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Brooke Foss Westcott (12 January 1825 - 27 July 1901) was a British bishop, biblical scholar and theologian, serving as Bishop of Durham from 1890 until his death. He is perhaps most known for co-editing The New Testament in the Original Greek in 1881. Brooke Foss Westcott (12 January 1825 - 27 July 1901) was a British bishop, biblical scholar and theologian, serving as Bishop of Durham from 1890 until his death. He is perhaps most known for co-editing The New Testament in the Original Greek in 1881. He was born in Birmingham. His father, Frederick Brooke Westcott, was a botanist. Westcott was educated at King Edward VI School, Birmingham, under James Prince Lee, where he became friends with Joseph Barber Lightfoot, later bishop of Durham.
The period of Westcott's childhood was one of political ferment in Birmingham and amongst his earliest recollections was one of Thomas Attwood leading a large procession of men to a meeting of the Birmingham Political Union in 1831. A few years after this Chartism led to serious disturbances in Birmingham and many years later Westcott would refer to the deep impression the experiences of that time had made upon him.
In 1844, Westcott entered Trinity College, Cambridge, where he was invited to join the Cambridge Apostles. He became a scholar in 1846, took Sir William Browne's medal for a Greek ode in 1846 and 1847, and the Members' Prize for a Latin essay in 1847 and 1849. He took his BA degree in January 1848, obtaining double-first honours. In mathematics, he was twenty-fourth wrangler, Isaac Todhunter being senior. In classics, he was senior, being bracketed with Charles Broderick Scott, afterwards headmaster of Westminster School. After obtaining his degree, Westcott remained in residence at Trinity. In 1849, he obtained his fellowship; and in the same year he was made deacon by his old headmaster, Prince Lee, later Bishop of Manchester. In 1851 he was ordained and became an assistant master at Harrow School. As well as studying, Westcott took pupils at Cambridge; fellow readers included his school friend Lightfoot and two other men who became his attached and lifelong friends, E.W. Benson and F.J.A. Hort. The friendship with Lightfoot and Hort influenced his future life and work.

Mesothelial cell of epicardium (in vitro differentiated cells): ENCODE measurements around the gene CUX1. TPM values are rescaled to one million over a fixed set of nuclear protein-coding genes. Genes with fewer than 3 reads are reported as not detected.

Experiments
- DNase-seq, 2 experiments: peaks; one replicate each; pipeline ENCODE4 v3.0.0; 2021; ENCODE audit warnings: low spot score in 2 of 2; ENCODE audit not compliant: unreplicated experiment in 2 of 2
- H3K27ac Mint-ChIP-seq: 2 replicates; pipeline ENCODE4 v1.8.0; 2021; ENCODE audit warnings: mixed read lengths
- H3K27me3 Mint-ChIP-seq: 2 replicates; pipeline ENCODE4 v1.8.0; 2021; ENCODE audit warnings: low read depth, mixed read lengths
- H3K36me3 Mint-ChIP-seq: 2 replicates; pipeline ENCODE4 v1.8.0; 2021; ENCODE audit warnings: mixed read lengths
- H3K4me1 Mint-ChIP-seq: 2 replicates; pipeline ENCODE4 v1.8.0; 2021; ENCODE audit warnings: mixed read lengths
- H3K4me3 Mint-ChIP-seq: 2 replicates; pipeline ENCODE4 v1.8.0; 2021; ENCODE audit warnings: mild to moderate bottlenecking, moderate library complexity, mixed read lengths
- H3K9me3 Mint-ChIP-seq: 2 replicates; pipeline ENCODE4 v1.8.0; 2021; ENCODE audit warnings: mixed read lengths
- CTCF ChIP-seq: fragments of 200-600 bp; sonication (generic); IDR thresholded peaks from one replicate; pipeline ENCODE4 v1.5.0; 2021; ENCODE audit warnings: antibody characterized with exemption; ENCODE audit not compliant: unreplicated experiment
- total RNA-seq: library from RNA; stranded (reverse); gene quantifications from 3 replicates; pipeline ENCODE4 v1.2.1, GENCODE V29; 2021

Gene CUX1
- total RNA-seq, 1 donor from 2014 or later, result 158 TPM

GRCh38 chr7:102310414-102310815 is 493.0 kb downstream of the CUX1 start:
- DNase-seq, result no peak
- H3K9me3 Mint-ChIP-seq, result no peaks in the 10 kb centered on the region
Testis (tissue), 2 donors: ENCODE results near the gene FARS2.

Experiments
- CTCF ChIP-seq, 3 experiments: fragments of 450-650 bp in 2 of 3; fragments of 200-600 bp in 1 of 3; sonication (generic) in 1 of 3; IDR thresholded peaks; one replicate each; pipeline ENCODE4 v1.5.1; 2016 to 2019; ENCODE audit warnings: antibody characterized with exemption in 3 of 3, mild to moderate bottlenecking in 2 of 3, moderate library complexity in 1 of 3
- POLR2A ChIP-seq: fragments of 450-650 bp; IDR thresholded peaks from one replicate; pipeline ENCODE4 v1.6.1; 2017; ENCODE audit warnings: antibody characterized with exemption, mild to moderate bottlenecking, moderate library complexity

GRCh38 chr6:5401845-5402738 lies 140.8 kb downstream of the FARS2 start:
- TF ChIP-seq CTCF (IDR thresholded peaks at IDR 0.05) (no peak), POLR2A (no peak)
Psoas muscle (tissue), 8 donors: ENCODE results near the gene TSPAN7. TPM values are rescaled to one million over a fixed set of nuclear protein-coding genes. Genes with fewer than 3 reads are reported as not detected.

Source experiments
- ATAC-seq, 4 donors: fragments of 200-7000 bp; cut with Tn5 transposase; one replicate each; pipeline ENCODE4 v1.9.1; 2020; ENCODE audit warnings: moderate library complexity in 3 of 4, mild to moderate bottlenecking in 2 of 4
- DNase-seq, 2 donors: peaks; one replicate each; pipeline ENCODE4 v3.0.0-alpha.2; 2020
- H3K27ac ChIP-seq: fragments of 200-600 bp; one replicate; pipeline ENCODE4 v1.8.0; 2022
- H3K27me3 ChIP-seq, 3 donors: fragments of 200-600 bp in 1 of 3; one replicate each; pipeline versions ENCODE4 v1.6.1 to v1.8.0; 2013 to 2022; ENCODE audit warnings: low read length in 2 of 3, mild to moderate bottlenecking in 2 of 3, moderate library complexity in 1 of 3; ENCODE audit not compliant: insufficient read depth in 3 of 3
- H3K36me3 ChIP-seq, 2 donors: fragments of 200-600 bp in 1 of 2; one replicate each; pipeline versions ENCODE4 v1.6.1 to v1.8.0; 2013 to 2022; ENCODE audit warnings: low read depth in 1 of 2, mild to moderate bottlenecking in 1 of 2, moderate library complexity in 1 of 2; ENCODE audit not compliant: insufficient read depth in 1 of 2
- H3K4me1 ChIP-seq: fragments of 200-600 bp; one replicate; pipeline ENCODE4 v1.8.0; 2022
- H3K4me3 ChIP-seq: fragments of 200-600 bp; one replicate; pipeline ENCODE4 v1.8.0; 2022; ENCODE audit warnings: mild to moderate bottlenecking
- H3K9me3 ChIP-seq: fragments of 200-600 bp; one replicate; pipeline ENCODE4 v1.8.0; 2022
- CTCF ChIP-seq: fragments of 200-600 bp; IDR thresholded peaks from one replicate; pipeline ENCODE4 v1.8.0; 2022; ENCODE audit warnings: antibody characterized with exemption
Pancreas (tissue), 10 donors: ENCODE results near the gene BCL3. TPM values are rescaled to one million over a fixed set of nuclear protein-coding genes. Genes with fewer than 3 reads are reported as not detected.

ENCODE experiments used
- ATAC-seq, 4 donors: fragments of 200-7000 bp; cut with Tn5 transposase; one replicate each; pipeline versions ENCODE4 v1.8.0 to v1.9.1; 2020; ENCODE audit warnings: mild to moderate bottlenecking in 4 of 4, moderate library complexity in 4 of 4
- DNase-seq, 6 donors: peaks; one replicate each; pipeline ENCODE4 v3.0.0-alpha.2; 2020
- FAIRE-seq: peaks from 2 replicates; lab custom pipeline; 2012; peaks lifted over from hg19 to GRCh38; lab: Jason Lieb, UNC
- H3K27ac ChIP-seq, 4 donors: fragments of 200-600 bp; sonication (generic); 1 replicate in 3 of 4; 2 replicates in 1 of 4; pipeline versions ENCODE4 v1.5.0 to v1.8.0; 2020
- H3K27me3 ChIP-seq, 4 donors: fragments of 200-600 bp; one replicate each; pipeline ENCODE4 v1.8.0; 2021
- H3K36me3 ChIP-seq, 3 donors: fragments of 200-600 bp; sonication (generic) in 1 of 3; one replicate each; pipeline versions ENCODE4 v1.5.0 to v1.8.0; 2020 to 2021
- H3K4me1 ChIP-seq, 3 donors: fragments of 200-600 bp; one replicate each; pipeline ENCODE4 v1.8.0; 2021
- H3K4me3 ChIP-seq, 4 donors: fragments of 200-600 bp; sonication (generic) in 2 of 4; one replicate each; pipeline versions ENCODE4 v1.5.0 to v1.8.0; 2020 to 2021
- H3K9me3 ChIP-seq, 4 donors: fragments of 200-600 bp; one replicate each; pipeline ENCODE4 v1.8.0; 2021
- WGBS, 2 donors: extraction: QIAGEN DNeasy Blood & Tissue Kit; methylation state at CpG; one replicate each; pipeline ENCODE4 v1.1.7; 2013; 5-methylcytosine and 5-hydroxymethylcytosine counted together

He devoted much attention to philosophical, patristic and historical studies, but his main interest was in New Testament work. In 1851, he published his Norrisian prize essay with the title Elements of the Gospel Harmony. The Cambridge University Norrisian Prize for theology was established in 1781 by the will of John Norris Esq of Whitton, Norfolk for the best essay by a candidate between the ages of twenty and thirty on a theological subject.
He combined his school duties with his theological research and literary writings. He worked at Harrow for nearly twenty years under Dr C.J. Vaughan and Dr Montagu Butler, but he was never good at maintaining discipline among large numbers. In 1855, he published the first edition of his History of the New Testament Canon, which, frequently revised and expanded, became the standard English work on the subject. In 1859, there appeared his Characteristics of the Gospel Miracles.
In 1860, he expanded his Elements of the Gospel Harmony essay into an Introduction to the Study of the Gospels. Westcott's work for Smith's Dictionary of the Bible, notably his articles on "Canon," "Maccabees", and "Vulgate," led to the composition of his subsequent popular books, The Bible in the Church (1864) and a History of the English Bible (1869). To the same period belongs The Gospel of the Resurrection (1866). As a piece of consecutive reasoning upon a fundamental Christian doctrine, it attracted great attention. It recognised the claims of historical science and pure reason. At the time when the book appeared, his method of apologetic showed originality, but was impaired by the difficulty of the style.
In 1865, he took his B.D., and in 1870, his D.D. Later, he received honorary degrees of DC.L. from Oxford (1881) and of D.D. from Edinburgh (1883). In 1868, Westcott was appointed examining chaplain by Bishop Connor Magee (of Peterborough); and in the following year he accepted a canonry at Peterborough, which forced him to leave Harrow. For a time he was enthusiastic about a cathedral life, devoted to the pursuit of learning and to the development of opportunities for the religious and intellectual benefit of the diocese. But the Regius Professorship of Divinity at Cambridge fell vacant, and J. B. Lightfoot, who was then Hulsean Professor, refused it in favour of Westcott. It was due to Lightfoot's support almost as much as to his own great merits that Westcott was elected to the chair on 1 November 1870.
He now occupied a position for which he was suited, at a point in the reform of university studies when a theologian of liberal views, but respected for his learning and his character, had a unique opportunity to contribute. Supported by his friends Lightfoot and Hort, he worked very hard, foregoing many of the privileges of a university career so that his studies might be more continuous and that he might see more his students. ... Westcott married, in 1852, Sarah Louisa Mary Whithard (ca 1830-1901), daughter of Thomas Middlemore Whithard, of Bristol. Mrs Westcott was for many years deeply interested in foreign missionary work. She became an invalid in her later years, and died on 28 May 1901. They had seven sons and three daughters.
For more information, see Wikipedia entry at: https://en.wikipedia.org/wiki/Brooke_Westcott .
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